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Pancho Gonzales: The Man to Play for the Earth
In part one of an out-of-this-world, pressure-packed tale—one man and one woman to play for the fate of the planet—an American legend is called up to serve.
Published Jan 12, 2022
Billie Jean King said it best: "Pressure is a privilege!" In Pressure Point, players, legends and coaches take a deep dive into the polarizing topic of pressure in tennis.
This film explores that notion, and examines the various dimensions of pressure associated with the sport—from its scientific definition, to how Roger, Rafa, Novak and Serena handle pressure-packed situations.
Streaming now on TennisChannel.com (in Germany, Austria, Switzerland, Greece, UK and India)
The time is the imminent future. As long anticipated, space invaders have at last made their way to Earth and claimed the planet for their own. But as fate has it, the invaders play tennis, and are willing to give the planet the chance to earn its freedom in the form of two singles matches. Zed and Zee are the invaders’ respective male and female racquet-toting representatives. Here now, the tale of an intriguing pressure situation: one man and one woman to play for the fate of the planet.
“Where is he?” asked Zed. “Is he going to default?”
Looking out the window, Vic Braden heard the roar of a sports car. Braden had spent years apologizing for this man’s rudeness, be it everything from his refusal to sign autographs for children to berating officials, treating his peers dismissively and insulting potential sponsors.
“There he is,” said Braden. “There’s Gorgo.”
The man was Richard “Pancho” Gonzales, tennis’ original fire-breathing dragon. “Gorgo” was the nickname he’d been given after winning the US Nationals (precursor to the US Open) in 1948. Soon after that, in the wake of a few losses, a peer questioned Gonzales’ staying power, dubbing him a “cheese champion”—as in Gorgonzola cheese. But the next year, in the US finals, Gonzales made a major comeback to win 16-18, 2-6, 6-1, 6-2, 6-4. That was just one of many high-stakes five-setters Gonzales won in the 1940s, 1950s, 1960s and 1970s—the last being a big win over Rod Laver at the age of 41.
In came Gonzales. Per usual, he was glaring.
“What the hell is this match about, Vic?”
“Well, Richard, it’s for the fate of the planet.”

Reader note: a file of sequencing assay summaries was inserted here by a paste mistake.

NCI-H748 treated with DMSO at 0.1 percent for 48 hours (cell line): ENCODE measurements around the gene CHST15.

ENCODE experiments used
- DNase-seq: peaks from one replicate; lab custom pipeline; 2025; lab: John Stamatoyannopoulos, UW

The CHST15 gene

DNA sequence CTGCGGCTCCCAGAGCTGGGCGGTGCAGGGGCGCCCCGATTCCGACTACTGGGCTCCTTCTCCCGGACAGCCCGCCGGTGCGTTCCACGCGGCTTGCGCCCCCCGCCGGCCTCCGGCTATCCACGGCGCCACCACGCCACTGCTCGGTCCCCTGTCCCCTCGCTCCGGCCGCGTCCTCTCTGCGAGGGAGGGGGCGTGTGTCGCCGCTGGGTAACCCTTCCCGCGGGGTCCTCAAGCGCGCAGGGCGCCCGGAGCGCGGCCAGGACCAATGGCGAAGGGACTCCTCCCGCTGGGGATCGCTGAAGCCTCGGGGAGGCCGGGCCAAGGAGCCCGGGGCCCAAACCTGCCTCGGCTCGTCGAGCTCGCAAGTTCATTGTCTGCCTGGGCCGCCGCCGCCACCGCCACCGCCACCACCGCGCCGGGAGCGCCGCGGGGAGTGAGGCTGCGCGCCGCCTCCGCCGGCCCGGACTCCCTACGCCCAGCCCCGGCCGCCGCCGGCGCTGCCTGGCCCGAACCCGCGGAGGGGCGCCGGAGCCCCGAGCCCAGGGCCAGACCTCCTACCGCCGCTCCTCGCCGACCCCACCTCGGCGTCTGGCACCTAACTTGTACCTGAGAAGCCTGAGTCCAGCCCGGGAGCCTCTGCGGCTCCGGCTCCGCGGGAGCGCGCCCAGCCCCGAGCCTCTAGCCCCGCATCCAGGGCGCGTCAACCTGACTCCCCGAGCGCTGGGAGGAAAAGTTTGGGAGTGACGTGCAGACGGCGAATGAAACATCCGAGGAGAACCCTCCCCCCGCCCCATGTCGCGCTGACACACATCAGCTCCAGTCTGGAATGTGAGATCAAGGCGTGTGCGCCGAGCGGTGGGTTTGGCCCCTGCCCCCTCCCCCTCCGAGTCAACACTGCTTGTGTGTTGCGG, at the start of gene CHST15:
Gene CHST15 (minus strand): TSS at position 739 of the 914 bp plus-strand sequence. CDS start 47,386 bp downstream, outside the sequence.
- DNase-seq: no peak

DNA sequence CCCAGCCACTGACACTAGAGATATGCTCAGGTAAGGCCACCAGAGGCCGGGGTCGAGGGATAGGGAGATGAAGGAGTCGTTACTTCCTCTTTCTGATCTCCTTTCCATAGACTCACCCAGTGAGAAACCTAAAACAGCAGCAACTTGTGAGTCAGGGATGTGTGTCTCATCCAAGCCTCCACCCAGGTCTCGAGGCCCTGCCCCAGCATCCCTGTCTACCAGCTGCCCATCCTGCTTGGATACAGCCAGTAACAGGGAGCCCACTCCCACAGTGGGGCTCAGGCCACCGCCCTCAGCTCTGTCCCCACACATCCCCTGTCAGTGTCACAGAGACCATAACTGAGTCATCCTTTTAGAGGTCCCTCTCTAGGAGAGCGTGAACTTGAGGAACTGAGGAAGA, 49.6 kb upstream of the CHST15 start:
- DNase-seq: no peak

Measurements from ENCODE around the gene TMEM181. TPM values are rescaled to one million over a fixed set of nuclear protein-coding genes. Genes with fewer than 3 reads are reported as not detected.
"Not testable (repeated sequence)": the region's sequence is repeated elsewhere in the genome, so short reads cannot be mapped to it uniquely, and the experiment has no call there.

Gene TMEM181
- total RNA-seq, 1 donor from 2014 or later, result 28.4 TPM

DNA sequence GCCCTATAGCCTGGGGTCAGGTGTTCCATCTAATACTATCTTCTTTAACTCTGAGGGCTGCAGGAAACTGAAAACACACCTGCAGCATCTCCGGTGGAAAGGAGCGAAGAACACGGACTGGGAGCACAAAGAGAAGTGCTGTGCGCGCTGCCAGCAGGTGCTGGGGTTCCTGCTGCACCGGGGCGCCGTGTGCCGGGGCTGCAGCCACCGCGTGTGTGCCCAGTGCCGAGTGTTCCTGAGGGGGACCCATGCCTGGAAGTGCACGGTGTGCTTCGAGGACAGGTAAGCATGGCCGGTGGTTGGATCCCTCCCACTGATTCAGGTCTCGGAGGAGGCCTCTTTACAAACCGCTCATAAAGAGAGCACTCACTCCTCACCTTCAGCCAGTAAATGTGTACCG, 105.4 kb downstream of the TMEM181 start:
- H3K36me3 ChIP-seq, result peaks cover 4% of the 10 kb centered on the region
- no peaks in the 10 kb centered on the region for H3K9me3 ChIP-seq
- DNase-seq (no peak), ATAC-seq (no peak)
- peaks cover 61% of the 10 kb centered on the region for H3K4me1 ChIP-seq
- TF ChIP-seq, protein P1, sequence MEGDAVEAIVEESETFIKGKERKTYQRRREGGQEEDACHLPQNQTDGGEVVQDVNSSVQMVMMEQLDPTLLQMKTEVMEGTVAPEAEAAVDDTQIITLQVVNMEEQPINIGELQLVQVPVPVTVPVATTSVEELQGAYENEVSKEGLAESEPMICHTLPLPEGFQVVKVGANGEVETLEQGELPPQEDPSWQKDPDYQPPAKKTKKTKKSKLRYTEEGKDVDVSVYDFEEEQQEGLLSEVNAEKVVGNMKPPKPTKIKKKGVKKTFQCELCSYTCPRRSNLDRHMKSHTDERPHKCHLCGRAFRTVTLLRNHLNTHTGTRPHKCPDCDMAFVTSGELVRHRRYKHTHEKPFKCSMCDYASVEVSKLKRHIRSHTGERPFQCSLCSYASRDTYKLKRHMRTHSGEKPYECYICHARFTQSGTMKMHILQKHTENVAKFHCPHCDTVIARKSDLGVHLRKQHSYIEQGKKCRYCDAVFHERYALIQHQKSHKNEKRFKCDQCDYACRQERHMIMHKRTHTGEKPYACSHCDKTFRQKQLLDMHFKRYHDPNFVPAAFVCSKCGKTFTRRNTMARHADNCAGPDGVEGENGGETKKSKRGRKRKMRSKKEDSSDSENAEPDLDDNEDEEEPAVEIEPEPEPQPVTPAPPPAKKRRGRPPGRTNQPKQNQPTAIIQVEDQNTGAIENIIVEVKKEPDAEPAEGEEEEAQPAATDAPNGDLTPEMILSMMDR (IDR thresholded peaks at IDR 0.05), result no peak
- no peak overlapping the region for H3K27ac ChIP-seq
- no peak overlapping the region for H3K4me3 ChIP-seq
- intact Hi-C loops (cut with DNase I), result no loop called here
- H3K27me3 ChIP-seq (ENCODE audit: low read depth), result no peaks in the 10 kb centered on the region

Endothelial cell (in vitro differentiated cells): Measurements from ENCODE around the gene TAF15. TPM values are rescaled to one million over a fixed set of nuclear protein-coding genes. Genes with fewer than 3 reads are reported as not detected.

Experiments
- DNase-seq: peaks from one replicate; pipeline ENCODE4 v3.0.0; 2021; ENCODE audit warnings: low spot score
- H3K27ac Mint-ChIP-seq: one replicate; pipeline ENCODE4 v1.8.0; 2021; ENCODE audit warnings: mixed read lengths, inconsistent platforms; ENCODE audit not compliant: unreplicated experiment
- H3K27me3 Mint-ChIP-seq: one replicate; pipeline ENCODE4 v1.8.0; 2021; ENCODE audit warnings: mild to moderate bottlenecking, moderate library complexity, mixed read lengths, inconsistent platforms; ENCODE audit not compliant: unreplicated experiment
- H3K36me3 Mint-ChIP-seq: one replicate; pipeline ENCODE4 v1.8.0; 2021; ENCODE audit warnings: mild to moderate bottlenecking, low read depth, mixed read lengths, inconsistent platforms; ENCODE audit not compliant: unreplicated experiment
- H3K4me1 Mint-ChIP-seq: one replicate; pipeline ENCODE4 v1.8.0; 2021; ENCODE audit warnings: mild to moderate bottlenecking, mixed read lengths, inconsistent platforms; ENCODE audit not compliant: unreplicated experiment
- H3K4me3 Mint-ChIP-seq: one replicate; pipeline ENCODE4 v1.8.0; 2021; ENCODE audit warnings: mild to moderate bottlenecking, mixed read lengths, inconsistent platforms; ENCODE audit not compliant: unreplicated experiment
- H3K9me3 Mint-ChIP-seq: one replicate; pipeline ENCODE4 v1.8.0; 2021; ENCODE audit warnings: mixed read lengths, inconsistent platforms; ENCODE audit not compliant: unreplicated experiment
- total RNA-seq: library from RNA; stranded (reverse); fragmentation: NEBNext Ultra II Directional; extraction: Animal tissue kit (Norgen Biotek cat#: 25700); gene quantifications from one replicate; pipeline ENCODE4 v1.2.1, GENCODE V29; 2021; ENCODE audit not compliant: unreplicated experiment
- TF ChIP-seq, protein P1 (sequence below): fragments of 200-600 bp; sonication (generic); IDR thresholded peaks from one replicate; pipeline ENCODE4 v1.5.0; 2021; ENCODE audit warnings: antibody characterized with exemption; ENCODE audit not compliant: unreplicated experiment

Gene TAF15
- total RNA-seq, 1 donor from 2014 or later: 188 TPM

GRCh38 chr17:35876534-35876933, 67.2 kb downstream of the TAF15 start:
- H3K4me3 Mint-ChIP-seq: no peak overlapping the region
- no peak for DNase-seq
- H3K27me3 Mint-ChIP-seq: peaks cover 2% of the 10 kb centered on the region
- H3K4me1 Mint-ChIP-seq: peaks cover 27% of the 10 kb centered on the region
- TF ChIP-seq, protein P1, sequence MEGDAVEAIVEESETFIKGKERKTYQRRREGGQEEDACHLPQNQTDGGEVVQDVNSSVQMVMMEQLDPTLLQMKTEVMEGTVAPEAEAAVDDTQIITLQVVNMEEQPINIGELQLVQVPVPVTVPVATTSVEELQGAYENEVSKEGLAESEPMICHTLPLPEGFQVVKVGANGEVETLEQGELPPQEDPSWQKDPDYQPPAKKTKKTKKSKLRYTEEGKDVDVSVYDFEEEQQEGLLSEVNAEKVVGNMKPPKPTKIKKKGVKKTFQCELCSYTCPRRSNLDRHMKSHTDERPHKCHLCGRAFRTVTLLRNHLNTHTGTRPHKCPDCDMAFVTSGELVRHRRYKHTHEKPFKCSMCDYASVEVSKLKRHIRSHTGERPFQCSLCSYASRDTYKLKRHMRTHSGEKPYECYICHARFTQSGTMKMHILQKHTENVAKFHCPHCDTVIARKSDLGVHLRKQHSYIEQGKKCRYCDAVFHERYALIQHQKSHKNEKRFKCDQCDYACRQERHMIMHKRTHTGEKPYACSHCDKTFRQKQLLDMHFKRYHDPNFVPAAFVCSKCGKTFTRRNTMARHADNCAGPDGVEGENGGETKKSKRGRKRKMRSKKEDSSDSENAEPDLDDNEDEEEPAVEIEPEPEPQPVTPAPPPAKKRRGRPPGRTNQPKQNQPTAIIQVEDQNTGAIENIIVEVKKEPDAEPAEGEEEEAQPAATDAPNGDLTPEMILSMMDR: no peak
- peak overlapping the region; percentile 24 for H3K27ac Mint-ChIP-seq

“Sounds like another one of Jack’s schemes. He better not be cheating me this time.” Jack was Jack Kramer, the great player and pro tour promoter from the 1940s well into the 1980s.
“Jack has nothing to do with this one,” said Braden. “It’s strictly between you and Zed here.” Zed reached out his hand, but Gonzales didn’t even look at him, opting instead to wrap his grip.
As Zed and Gonzales walked on to the court, Gonzales turned to his opponent.
“The net’s a bit high, don’t you think?”
“Looks fine to me.”
“Really? You want to play with a net that’s too high? Kid, I thought you were smarter than that.”
“Kid? I’m 70 million years old. I span eons.”
“Well, let’s see your span when you’re at the net.”
During the warmup, Zed moved forward to take practice volleys. One missile after another flew off Gonzales’ racquet, each aimed at Zed’s body—chest, stomach, legs.
“This match will be two-out-of-three tiebreak sets,” said the chair umpire.
“Two-out-of-three?” asked Gonzales. “We’re playing for the fate of more than seven billion people and you want to play two-out-of-three? Nothing doing. And tiebreakers? That’s a joke. Those things weren’t even invented until I was 41. Fix it, Vic.”
As the first set got underway, Zed was struck by the contrasts in Gonzales’ game. The serve was a bomb, a silky-smooth delivery that was impossible to read. Time after time in the first set, Zed held break points. Each time, Gonzales fought them off. As Julius Heldman wrote in his article, The Style of Pancho Gonzales, “At 0-40, 15-40 and 30-40, his batting average on first serves must be .950. It is incredible to have so high a percentage while still hitting hard and almost flat. The number of aces served on these important points is also astonishing.”